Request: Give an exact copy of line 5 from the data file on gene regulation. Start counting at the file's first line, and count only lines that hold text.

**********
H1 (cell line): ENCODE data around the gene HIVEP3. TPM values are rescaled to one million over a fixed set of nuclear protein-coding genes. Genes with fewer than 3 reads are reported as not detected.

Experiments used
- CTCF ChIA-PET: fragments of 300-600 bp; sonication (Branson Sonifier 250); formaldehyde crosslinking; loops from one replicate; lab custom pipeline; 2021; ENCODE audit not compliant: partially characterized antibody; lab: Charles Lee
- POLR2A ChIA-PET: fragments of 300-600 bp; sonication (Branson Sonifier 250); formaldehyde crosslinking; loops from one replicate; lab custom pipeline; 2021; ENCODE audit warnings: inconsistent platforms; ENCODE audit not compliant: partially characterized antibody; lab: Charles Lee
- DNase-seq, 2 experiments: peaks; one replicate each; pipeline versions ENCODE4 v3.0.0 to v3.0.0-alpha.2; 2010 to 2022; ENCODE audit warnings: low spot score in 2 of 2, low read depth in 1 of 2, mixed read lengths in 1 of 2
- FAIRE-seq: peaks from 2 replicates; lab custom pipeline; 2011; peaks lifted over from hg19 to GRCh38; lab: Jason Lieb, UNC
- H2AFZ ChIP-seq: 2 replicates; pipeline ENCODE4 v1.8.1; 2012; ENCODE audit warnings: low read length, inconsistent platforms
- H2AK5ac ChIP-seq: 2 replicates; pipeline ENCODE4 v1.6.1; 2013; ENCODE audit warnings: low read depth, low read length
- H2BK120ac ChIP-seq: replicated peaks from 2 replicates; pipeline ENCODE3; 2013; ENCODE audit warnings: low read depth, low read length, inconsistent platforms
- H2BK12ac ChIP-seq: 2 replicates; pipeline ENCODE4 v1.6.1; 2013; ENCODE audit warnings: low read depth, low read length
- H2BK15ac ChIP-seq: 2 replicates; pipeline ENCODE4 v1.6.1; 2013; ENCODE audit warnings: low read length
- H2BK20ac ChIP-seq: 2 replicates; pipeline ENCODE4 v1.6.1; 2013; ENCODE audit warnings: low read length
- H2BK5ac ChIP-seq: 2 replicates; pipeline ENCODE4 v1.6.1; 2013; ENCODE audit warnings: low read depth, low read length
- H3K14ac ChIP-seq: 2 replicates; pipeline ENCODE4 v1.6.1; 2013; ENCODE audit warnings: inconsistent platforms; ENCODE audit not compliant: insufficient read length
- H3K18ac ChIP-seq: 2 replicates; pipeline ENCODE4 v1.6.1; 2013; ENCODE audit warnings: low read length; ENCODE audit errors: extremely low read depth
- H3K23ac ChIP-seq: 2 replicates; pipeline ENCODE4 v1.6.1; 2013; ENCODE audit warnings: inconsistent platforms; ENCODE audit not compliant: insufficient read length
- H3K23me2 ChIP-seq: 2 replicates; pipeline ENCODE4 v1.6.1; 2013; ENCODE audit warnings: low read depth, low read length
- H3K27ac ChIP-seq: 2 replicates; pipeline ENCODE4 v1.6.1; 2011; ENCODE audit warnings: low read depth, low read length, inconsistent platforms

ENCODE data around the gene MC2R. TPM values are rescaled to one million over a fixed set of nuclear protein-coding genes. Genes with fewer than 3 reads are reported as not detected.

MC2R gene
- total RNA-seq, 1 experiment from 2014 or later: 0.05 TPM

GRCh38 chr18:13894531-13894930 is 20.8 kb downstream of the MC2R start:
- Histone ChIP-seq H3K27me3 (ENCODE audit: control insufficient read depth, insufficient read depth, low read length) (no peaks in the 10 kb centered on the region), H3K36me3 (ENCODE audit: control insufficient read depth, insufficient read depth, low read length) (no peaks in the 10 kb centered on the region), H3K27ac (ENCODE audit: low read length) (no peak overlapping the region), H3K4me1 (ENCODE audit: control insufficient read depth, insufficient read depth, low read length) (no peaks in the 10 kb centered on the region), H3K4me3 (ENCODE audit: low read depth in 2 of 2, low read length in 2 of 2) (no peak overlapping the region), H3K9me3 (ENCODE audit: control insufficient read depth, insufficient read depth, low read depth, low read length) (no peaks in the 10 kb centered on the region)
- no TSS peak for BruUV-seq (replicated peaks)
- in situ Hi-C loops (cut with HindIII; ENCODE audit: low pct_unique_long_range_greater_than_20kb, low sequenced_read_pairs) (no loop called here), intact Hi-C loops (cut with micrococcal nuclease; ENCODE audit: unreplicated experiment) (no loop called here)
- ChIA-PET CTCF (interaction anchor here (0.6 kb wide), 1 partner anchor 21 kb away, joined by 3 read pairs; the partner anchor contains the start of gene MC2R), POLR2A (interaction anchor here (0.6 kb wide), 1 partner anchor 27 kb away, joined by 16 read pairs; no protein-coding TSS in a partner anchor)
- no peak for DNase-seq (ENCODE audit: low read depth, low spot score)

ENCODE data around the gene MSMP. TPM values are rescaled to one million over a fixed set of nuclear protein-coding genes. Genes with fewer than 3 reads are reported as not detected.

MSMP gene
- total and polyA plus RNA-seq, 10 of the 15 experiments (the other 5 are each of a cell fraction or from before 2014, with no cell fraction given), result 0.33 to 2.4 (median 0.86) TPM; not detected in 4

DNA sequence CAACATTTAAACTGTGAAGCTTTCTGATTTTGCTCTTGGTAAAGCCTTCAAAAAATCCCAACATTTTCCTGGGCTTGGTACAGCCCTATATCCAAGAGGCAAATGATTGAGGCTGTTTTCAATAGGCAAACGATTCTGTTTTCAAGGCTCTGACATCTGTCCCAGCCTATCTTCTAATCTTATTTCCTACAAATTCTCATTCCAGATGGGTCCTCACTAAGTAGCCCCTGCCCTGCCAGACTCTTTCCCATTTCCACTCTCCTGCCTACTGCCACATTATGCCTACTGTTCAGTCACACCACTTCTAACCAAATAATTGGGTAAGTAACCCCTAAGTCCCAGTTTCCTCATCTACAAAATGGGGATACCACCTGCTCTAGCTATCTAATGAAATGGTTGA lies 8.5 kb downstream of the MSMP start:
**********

- DNase-seq, 2 experiments: peaks; one replicate each; pipeline versions ENCODE4 v3.0.0 to v3.0.0-alpha.2; 2010 to 2022; ENCODE audit warnings: low spot score in 2 of 2, low read depth in 1 of 2, mixed read lengths in 1 of 2